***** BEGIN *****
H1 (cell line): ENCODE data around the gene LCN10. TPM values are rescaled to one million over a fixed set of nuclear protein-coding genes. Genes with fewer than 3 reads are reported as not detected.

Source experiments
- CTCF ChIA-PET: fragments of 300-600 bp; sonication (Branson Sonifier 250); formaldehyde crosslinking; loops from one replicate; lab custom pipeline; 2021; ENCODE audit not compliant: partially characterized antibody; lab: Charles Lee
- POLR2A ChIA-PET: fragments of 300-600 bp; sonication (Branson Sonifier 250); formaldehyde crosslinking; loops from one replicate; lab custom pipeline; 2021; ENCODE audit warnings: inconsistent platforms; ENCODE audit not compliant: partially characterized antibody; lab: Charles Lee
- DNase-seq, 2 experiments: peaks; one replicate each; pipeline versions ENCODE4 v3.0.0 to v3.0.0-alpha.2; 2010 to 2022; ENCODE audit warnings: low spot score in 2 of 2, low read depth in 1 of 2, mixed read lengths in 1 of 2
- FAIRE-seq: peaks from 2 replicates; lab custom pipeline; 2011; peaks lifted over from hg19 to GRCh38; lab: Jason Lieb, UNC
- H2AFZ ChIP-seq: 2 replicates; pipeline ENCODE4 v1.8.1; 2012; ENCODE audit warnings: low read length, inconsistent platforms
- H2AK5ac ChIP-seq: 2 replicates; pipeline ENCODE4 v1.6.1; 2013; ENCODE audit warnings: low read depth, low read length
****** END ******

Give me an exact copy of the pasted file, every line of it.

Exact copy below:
H1 (cell line): ENCODE data around the gene LCN10. TPM values are rescaled to one million over a fixed set of nuclear protein-coding genes. Genes with fewer than 3 reads are reported as not detected.

Source experiments
- CTCF ChIA-PET: fragments of 300-600 bp; sonication (Branson Sonifier 250); formaldehyde crosslinking; loops from one replicate; lab custom pipeline; 2021; ENCODE audit not compliant: partially characterized antibody; lab: Charles Lee
- POLR2A ChIA-PET: fragments of 300-600 bp; sonication (Branson Sonifier 250); formaldehyde crosslinking; loops from one replicate; lab custom pipeline; 2021; ENCODE audit warnings: inconsistent platforms; ENCODE audit not compliant: partially characterized antibody; lab: Charles Lee
- DNase-seq, 2 experiments: peaks; one replicate each; pipeline versions ENCODE4 v3.0.0 to v3.0.0-alpha.2; 2010 to 2022; ENCODE audit warnings: low spot score in 2 of 2, low read depth in 1 of 2, mixed read lengths in 1 of 2
- FAIRE-seq: peaks from 2 replicates; lab custom pipeline; 2011; peaks lifted over from hg19 to GRCh38; lab: Jason Lieb, UNC
- H2AFZ ChIP-seq: 2 replicates; pipeline ENCODE4 v1.8.1; 2012; ENCODE audit warnings: low read length, inconsistent platforms
- H2AK5ac ChIP-seq: 2 replicates; pipeline ENCODE4 v1.6.1; 2013; ENCODE audit warnings: low read depth, low read length